“He who tills his land will have plenty of bread, but he who pursues worthless things lacks sense.” If you work your land, you’ll always have food to eat. This applies even if you’re not a farmer. If you’re willing to work hard, you’ll have food to eat. Pursue worthless things is also translated chase fantasies. All kinds of things are coming to mind. I’m sure people back in the day made fun of people like Eli Whitney, Thomas Edison, Alexander Graham Bell, and the Wright brothers. There is a difference between having a vision and being visionary. Chasing a fantasy is telling the judges that you can sing when you can’t carry a tune in a bucket. “The wicked man desires the booty of evil men, but the root of the righteous yields fruit.” Wicked people want what other wicked people have. Pirates steal from other pirates. Drug dealers steal from other drug dealers. The righteous are planted in good soil rooted in Jesus Christ. When you’re a healthy plant rooted in good soil, you can’t help but produce fruit.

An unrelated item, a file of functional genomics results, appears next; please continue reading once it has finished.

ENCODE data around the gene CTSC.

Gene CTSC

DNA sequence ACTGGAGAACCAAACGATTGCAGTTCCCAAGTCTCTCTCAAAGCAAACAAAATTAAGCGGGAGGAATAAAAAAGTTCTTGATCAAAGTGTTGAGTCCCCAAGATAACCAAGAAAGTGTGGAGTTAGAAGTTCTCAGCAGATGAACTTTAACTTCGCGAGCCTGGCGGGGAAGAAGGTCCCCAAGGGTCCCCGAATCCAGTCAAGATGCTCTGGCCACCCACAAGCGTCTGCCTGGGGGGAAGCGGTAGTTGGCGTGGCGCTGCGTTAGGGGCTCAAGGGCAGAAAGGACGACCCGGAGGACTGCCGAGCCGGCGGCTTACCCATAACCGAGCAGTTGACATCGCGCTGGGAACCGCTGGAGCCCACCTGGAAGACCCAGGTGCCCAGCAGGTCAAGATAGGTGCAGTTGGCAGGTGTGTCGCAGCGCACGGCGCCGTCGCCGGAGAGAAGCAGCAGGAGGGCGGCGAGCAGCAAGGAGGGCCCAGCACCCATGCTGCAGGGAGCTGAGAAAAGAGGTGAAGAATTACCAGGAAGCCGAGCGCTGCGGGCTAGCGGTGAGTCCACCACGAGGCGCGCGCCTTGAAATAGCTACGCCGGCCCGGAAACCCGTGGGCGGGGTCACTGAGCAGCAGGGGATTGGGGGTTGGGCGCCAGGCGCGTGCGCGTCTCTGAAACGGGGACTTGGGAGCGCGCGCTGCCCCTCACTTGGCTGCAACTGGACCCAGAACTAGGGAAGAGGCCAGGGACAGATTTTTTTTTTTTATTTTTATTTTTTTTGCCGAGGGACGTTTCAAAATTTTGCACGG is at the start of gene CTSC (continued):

The next ten verses or so deal specifically with the speech of the wicked and the speech of the righteous. “An evil man is ensnared by the transgression of his lips, but the righteous will escape from trouble.” Proverbs has a lot to say about getting trapped. We saw this first back in 6:2 and in context Solomon was talking about debt – making promises to repay what could not be repaid. Now he’s talking about talking too much. It could be slanderous speech, gossip, speaking out of turn, or having an opinion about anything and everything and then making sure everyone knows that opinion. We see that on Facebook all the time. Matthew Henry refers to this as cutting one’s own throat with his tongue. Ps. 34:19 says, “Many are the afflictions of the righteous, but the Lord delivers him out of them all.” The righteous are delivered by the wisdom of their speech and that wisdom comes from God. “A man will be satisfied with good by the fruit of his words, and the deeds of a man’s hands will return to him.” Sticks and stones the saying goes, but I think that’s way off the mark. We cannot overestimate the power of words. With our words we have the power to edify or tear down. The power to lift up or lash out. The power to encourage or the power to deflate. The tongue is just like the rudder that controls the direction of a ship: even though it’s very small, it can change the course of that big vessel pretty quickly. Think of a time you used words that picked someone up, that encouraged them, that gave them the hope they needed to go on, or the words you used to help them resolve some conflict. The righteous man uses his words for good and is deeply satisfied. When you work for the Lord, the Lord will reward you, but that’s not why we serve Him. All the good you do for the Kingdom is doing something. Keep working and allow God to work things out. The good you do for the Kingdom does not go unnoticed.